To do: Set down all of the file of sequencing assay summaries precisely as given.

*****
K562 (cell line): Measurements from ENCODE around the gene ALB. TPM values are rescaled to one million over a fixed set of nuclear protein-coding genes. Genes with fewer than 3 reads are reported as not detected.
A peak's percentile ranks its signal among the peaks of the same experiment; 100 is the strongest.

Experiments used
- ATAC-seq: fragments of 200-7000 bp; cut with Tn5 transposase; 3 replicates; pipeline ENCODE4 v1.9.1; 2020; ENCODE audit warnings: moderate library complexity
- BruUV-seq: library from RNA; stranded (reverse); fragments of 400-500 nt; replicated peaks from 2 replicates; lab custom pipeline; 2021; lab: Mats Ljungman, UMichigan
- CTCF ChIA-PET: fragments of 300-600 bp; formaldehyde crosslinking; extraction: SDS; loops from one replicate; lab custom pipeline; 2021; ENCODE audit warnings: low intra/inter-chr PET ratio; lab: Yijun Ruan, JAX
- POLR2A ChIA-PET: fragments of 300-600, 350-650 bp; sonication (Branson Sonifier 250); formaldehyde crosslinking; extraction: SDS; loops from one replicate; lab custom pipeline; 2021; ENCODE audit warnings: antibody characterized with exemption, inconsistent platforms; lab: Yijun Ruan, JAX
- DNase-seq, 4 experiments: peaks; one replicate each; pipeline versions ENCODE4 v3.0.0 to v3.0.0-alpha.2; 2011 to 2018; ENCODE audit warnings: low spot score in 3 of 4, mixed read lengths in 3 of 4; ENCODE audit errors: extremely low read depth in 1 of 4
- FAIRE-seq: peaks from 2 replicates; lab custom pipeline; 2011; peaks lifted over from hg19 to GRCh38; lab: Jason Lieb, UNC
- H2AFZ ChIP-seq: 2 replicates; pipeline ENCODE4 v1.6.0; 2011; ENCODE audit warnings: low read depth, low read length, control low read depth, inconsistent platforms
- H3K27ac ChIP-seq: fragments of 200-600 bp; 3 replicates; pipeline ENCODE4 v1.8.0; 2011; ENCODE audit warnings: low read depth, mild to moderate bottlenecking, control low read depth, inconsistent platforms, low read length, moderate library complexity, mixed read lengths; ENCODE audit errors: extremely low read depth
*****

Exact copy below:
K562 (cell line): Measurements from ENCODE around the gene ALB. TPM values are rescaled to one million over a fixed set of nuclear protein-coding genes. Genes with fewer than 3 reads are reported as not detected.
A peak's percentile ranks its signal among the peaks of the same experiment; 100 is the strongest.

Experiments used
- ATAC-seq: fragments of 200-7000 bp; cut with Tn5 transposase; 3 replicates; pipeline ENCODE4 v1.9.1; 2020; ENCODE audit warnings: moderate library complexity
- BruUV-seq: library from RNA; stranded (reverse); fragments of 400-500 nt; replicated peaks from 2 replicates; lab custom pipeline; 2021; lab: Mats Ljungman, UMichigan
- CTCF ChIA-PET: fragments of 300-600 bp; formaldehyde crosslinking; extraction: SDS; loops from one replicate; lab custom pipeline; 2021; ENCODE audit warnings: low intra/inter-chr PET ratio; lab: Yijun Ruan, JAX
- POLR2A ChIA-PET: fragments of 300-600, 350-650 bp; sonication (Branson Sonifier 250); formaldehyde crosslinking; extraction: SDS; loops from one replicate; lab custom pipeline; 2021; ENCODE audit warnings: antibody characterized with exemption, inconsistent platforms; lab: Yijun Ruan, JAX
- DNase-seq, 4 experiments: peaks; one replicate each; pipeline versions ENCODE4 v3.0.0 to v3.0.0-alpha.2; 2011 to 2018; ENCODE audit warnings: low spot score in 3 of 4, mixed read lengths in 3 of 4; ENCODE audit errors: extremely low read depth in 1 of 4
- FAIRE-seq: peaks from 2 replicates; lab custom pipeline; 2011; peaks lifted over from hg19 to GRCh38; lab: Jason Lieb, UNC
- H2AFZ ChIP-seq: 2 replicates; pipeline ENCODE4 v1.6.0; 2011; ENCODE audit warnings: low read depth, low read length, control low read depth, inconsistent platforms
- H3K27ac ChIP-seq: fragments of 200-600 bp; 3 replicates; pipeline ENCODE4 v1.8.0; 2011; ENCODE audit warnings: low read depth, mild to moderate bottlenecking, control low read depth, inconsistent platforms, low read length, moderate library complexity, mixed read lengths; ENCODE audit errors: extremely low read depth